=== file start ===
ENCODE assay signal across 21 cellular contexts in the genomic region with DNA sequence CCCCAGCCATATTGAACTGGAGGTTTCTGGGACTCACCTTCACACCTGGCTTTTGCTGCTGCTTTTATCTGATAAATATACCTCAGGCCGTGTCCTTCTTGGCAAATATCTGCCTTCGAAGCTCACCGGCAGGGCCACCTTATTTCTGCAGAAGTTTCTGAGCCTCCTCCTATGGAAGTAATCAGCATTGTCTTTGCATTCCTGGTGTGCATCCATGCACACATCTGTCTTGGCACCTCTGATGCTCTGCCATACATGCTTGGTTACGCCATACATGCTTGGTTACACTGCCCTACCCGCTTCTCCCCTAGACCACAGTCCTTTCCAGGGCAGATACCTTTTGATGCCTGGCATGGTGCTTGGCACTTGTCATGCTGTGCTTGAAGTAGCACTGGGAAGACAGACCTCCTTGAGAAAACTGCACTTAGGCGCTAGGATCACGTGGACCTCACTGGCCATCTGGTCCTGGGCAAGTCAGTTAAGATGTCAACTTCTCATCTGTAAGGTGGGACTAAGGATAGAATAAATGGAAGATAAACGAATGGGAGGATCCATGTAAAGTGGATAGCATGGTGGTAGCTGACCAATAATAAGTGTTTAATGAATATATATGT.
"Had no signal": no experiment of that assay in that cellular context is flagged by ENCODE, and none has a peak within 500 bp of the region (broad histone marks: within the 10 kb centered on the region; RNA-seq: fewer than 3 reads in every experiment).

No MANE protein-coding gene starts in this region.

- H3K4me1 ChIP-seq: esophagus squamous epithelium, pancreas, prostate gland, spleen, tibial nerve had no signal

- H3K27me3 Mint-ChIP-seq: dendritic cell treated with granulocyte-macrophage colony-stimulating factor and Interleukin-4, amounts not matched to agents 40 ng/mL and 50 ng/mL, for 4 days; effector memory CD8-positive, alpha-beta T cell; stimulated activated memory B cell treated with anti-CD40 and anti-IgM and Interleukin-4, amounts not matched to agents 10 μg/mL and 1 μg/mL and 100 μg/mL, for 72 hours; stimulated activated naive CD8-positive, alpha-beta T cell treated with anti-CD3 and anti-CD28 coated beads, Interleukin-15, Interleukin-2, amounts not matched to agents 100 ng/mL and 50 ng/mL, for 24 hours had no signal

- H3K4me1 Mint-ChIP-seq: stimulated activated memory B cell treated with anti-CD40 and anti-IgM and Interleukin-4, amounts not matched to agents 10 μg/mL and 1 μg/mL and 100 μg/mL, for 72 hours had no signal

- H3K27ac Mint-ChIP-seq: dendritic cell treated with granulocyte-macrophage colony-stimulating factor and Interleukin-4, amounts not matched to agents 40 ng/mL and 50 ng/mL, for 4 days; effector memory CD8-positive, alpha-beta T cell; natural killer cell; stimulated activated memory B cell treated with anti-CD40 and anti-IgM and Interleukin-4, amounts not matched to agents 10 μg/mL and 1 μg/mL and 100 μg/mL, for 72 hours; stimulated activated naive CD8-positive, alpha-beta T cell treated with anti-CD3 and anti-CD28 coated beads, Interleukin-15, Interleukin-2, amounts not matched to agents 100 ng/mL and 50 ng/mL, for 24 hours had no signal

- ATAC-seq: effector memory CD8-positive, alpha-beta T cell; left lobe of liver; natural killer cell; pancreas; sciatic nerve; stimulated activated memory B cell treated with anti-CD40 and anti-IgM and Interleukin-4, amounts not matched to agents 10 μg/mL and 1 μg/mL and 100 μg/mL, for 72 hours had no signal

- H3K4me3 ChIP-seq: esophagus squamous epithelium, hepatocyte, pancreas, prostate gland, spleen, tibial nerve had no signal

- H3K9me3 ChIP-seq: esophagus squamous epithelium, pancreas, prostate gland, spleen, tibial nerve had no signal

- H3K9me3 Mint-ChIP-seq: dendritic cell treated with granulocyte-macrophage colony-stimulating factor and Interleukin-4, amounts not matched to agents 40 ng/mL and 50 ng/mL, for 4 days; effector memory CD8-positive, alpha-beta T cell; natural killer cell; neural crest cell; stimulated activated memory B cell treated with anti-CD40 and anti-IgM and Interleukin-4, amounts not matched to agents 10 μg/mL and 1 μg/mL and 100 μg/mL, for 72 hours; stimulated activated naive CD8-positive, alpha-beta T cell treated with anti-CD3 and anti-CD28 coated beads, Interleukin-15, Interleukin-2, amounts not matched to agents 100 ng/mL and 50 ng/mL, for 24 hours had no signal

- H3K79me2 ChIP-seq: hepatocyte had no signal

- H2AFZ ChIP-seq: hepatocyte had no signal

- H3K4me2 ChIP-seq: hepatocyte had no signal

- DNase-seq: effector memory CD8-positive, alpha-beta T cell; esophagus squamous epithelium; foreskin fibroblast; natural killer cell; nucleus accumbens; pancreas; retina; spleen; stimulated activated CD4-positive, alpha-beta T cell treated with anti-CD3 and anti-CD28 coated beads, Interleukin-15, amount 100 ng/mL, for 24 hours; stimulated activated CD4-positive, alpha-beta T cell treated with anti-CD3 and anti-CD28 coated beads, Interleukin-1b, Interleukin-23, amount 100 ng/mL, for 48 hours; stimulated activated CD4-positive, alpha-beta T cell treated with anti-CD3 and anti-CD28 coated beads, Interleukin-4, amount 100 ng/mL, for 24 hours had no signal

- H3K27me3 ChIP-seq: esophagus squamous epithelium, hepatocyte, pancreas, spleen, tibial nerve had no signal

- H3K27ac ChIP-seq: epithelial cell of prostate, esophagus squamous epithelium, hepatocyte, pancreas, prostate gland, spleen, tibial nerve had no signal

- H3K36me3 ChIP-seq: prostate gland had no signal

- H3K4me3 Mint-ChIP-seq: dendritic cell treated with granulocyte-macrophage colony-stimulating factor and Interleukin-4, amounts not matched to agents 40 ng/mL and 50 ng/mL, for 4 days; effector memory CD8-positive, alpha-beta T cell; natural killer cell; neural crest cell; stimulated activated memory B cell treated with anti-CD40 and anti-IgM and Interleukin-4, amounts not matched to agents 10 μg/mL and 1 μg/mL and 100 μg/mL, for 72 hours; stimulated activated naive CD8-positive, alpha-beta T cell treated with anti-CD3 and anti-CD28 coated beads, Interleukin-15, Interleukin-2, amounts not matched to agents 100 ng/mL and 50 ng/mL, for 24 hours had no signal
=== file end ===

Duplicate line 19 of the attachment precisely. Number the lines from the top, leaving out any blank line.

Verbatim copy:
- H3K4me3 Mint-ChIP-seq: dendritic cell treated with granulocyte-macrophage colony-stimulating factor and Interleukin-4, amounts not matched to agents 40 ng/mL and 50 ng/mL, for 4 days; effector memory CD8-positive, alpha-beta T cell; natural killer cell; neural crest cell; stimulated activated memory B cell treated with anti-CD40 and anti-IgM and Interleukin-4, amounts not matched to agents 10 μg/mL and 1 μg/mL and 100 μg/mL, for 72 hours; stimulated activated naive CD8-positive, alpha-beta T cell treated with anti-CD3 and anti-CD28 coated beads, Interleukin-15, Interleukin-2, amounts not matched to agents 100 ng/mL and 50 ng/mL, for 24 hours had no signal